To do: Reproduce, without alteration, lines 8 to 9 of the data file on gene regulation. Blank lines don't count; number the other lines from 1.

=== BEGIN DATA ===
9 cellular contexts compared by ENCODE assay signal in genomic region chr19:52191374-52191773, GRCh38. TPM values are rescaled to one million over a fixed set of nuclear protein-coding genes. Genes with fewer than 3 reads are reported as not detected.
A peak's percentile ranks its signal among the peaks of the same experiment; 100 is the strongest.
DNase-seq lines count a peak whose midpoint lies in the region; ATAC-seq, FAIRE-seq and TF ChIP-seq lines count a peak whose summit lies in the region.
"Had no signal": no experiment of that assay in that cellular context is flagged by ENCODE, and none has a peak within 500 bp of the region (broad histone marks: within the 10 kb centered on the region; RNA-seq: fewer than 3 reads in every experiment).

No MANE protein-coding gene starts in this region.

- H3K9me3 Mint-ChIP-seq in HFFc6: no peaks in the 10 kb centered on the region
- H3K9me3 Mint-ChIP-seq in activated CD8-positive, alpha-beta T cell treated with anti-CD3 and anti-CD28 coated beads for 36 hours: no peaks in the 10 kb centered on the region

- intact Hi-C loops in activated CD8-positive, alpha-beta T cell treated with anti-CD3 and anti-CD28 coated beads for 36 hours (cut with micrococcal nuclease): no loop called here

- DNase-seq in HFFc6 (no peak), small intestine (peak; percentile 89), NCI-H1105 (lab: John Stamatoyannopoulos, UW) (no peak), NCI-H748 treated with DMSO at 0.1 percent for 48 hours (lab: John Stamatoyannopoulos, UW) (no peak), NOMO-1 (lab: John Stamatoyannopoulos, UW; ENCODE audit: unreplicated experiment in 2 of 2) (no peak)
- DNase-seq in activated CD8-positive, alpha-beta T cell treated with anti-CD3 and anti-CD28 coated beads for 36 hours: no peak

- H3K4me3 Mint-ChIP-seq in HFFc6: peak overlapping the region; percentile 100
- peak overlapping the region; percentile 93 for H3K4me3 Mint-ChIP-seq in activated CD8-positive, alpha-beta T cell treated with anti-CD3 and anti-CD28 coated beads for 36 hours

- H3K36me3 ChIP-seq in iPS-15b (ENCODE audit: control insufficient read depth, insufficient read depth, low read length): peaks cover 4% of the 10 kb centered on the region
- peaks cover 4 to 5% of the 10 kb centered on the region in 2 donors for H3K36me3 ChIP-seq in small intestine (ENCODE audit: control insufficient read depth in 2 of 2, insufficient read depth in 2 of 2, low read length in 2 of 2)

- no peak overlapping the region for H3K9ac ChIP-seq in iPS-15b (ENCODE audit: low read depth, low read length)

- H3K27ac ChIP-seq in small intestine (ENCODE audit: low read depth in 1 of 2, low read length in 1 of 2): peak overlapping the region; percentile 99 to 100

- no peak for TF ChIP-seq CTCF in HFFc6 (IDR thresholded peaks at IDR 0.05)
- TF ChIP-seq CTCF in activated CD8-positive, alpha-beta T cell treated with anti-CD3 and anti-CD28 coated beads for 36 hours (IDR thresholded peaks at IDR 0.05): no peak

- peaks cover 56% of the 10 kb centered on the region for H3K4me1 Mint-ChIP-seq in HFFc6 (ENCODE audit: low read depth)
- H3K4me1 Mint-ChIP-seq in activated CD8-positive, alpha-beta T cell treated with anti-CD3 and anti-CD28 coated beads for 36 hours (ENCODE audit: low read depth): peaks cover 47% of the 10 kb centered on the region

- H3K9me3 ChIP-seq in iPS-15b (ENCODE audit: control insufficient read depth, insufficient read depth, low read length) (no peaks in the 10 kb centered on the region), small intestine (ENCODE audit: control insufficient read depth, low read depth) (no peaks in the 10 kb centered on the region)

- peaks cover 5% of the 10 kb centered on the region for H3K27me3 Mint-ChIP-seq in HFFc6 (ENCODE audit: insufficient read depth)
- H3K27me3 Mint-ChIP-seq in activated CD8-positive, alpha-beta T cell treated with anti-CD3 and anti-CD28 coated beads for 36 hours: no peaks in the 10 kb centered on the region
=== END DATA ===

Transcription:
- intact Hi-C loops in activated CD8-positive, alpha-beta T cell treated with anti-CD3 and anti-CD28 coated beads for 36 hours (cut with micrococcal nuclease): no loop called here

- DNase-seq in HFFc6 (no peak), small intestine (peak; percentile 89), NCI-H1105 (lab: John Stamatoyannopoulos, UW) (no peak), NCI-H748 treated with DMSO at 0.1 percent for 48 hours (lab: John Stamatoyannopoulos, UW) (no peak), NOMO-1 (lab: John Stamatoyannopoulos, UW; ENCODE audit: unreplicated experiment in 2 of 2) (no peak)